GIVE SOMETHING DIFFERENT
We all know at least one person (and probably more than one) who is difficult – or even impossible – to buy for at Christmas. No matter what ideas we come up with, the gift just isn’t right. They either have it already, it wouldn’t really work for them, or you’re just not convinced they really would like it. So, you’re stuck with a dilemma: what to buy the person who has everything, needs nothing, and can’t think of a single useful answer when you ask them what they want?
Maybe the answer this year is not to buy them anything. Or at least, not anything that’s actually for them.
Maybe the answer this year is to think about the true spirit of Christmas, the season of goodwill, and spend our money on a gift for someone who really, truly needs it.
Maybe the answer this year is to buy the gift of charity.
Not only does a gift like this give something back to the charity itself, but it is also something for your friends and family to enjoy, to give them an insight into a cause that is close to your heart, and in some cases it is something that will actually help someone a lot further away from home in a much more literal way. It’s not about the amount of money you give to charity; it’s about the thought that goes into it, and the amazing results that are able to happen because you have.
And if you are the person who, whenever they are asked what they want for Christmas, always shrugs and says that you don’t want anything because you don’t need anything, leaving those who are trying to find something perfect for you to unwrap shaking their heads and wondering what to do next, why not change your answer? Why not ask for a charity gift this Christmas? It is, after all, the season of goodwill.
Take a look at these fantastic charities and their alternative ways to give at the most wonderful time of the year.
With Unicef there are dozens of different charity gifts you can choose from, and each one, from the bicycle that means a little girl can now get to school, to the bowl of porridge given to a starving child, makes a huge impact on the lives of children. Once you have chosen your gift, you can create a personalised card or e-greeting to give to the recipient so that they know exactly what you’ve bought, and who it’s helping. There is even a ‘most needed’ section, making your decision that much easier.
Emergency shelter kit for a family: £25
Measles vaccines for 50 children: £25
Life-saving milk for malnourished children: £15
5,000 water purification tablets: £18
Helping the homeless is something that Centrepoint has been doing for decades. They work on housing, education, support, health, and moving on once it is time to leave the hostel and make a fresh start. This is how those who are young and homeless – those who are just like our own children but for a quirk of fate or loss of family or one poor decision – can find hope once more.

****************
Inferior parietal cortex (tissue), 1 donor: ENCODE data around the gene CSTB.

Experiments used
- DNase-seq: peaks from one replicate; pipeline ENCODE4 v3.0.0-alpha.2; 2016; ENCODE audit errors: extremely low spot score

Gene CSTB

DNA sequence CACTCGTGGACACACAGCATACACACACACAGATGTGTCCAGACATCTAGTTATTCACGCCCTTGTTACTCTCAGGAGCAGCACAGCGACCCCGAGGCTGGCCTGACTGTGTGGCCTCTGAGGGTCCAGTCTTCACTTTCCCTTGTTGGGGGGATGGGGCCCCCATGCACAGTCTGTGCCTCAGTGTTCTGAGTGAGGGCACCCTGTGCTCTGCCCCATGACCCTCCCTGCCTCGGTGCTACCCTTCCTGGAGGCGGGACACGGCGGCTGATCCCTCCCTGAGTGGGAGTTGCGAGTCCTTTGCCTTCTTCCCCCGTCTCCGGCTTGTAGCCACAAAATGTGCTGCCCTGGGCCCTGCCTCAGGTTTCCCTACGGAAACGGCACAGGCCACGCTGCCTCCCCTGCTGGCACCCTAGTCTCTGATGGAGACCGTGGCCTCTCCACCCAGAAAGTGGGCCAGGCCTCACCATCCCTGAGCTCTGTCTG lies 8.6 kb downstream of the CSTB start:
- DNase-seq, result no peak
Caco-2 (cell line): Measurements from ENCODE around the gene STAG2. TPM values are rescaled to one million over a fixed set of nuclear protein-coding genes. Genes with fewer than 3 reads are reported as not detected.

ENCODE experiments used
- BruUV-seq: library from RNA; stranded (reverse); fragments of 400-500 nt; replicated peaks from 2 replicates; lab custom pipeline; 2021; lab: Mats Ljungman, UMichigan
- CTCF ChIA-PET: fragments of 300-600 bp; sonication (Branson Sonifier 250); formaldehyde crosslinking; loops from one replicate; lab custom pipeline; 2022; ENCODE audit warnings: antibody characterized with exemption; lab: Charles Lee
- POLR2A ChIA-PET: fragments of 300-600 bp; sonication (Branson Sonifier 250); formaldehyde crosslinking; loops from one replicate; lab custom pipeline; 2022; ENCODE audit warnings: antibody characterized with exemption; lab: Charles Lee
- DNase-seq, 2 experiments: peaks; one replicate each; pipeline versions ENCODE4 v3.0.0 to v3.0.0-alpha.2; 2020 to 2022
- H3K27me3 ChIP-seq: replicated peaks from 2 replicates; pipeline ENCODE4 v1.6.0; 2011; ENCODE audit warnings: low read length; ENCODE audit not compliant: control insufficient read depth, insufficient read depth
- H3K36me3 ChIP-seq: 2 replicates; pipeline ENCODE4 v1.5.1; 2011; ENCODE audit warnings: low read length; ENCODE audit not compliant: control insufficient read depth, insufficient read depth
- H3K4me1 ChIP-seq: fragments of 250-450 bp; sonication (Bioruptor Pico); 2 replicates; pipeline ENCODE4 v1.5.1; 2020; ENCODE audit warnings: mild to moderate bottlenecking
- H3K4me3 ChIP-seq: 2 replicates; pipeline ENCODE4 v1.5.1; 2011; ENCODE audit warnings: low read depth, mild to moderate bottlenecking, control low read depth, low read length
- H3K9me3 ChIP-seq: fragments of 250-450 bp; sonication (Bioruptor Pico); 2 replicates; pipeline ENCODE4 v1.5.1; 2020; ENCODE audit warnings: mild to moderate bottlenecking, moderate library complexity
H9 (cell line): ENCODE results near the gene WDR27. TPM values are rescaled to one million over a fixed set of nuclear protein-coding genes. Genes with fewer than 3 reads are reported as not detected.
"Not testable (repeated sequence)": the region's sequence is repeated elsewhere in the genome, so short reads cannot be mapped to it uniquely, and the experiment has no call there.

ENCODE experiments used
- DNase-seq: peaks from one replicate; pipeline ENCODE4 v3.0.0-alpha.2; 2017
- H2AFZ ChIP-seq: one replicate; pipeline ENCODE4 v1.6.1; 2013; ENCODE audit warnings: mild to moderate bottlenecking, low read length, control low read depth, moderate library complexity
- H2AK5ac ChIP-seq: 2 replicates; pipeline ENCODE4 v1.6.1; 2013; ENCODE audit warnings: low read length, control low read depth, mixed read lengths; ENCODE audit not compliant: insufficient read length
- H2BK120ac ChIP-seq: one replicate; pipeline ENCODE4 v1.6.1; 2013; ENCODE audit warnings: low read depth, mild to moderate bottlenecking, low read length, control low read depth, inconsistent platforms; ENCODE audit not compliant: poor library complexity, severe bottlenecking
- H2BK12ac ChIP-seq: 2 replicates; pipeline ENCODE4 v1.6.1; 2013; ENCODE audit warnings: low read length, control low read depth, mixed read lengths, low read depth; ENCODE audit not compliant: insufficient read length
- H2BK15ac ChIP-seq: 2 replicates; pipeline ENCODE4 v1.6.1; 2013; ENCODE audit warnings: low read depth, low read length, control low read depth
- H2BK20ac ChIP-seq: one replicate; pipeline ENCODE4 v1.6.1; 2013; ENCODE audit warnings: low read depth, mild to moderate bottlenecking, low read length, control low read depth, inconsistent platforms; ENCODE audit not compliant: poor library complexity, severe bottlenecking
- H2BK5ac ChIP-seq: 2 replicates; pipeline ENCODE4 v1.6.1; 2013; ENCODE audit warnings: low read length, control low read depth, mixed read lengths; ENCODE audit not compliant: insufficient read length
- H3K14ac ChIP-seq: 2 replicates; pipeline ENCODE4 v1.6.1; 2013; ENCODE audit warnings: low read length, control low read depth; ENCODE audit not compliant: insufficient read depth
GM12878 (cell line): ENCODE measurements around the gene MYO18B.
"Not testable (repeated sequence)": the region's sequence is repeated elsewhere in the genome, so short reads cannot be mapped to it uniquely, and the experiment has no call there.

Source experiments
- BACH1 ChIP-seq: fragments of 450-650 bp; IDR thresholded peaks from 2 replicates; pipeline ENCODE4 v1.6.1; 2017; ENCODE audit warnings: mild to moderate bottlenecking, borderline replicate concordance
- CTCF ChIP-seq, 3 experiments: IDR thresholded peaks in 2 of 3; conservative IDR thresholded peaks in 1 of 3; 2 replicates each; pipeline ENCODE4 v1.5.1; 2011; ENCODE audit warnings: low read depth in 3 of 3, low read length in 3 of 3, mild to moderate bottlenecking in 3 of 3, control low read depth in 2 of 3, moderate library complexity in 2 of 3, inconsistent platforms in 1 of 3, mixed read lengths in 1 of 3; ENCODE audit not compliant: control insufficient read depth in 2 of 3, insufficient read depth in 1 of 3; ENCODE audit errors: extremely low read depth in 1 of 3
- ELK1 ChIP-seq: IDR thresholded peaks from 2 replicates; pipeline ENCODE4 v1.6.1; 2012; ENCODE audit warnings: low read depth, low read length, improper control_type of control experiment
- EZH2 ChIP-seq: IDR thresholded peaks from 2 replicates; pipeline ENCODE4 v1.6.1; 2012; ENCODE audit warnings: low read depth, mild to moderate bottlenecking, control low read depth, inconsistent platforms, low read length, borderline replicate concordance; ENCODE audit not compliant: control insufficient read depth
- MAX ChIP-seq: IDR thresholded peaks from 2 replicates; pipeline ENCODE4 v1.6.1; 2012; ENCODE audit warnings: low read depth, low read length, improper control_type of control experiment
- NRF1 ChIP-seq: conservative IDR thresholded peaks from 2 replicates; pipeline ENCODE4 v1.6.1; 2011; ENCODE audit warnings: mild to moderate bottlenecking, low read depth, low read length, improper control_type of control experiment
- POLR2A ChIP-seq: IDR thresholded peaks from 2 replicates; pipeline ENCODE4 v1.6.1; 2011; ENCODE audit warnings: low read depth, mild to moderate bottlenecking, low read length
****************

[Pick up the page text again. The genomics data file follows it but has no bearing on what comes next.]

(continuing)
Centrepoint provides a safe place to live for more than 7,800 young people, aged 16-25, every year in London and the North East of England, but they need donations and help to do even more.
Christmas dinner: £10
Health check: £20
A starter box: £40
A new baby box: £50
Animals are family for many people, so buying a charity gift from the RSPCA could be exactly what to get the animal lover in your life. The RSPCA is the oldest animal welfare charity in the world, but despite its high profile, it’s not well funded. It needs as much help as it can get to give assistance to animals who don’t have a voice.
Nurse a dog back to health: £25
Help stamp out badger cruelty: £15
Break up a dogfighting ring: £15
Animal rescue kit: £100
RNLI (Royal National Lifeboat Institute)
The RNLI is the charity that saves lives at sea, providing a 24-hour emergency lifeboat service in all weathers around the coast of the UK and Ireland. It was started back in 1824 by Sir William Hillary who was devastated by the news of shipwrecks that seemed to be reported every single day, and the destruction he could see from his home on the Isle of Man. Originally called the National Institution for the Preservation of Life from Shipwreck, his charity was later renamed the Royal National Lifeboat Institution. Since then, the RNLI has saved thousands of lives.
Crew sea boots: £45
Fuel a lifeboat with 41 litres: £20
Teach children across the world to swim: £29
Crew food package: £20
Save The Children
Save the Children works in 120 countries across the world, saving young lives, fighting for children’s lives, and helping them fulfil their potential. It’s a hard task – some might say impossible – and yet selfless people are out there every day doing these things to help. And you can help too.
Food basket: £55
Winter clothes for a child: £11
A place in school for a child: £158
Birth kit for a midwife: £12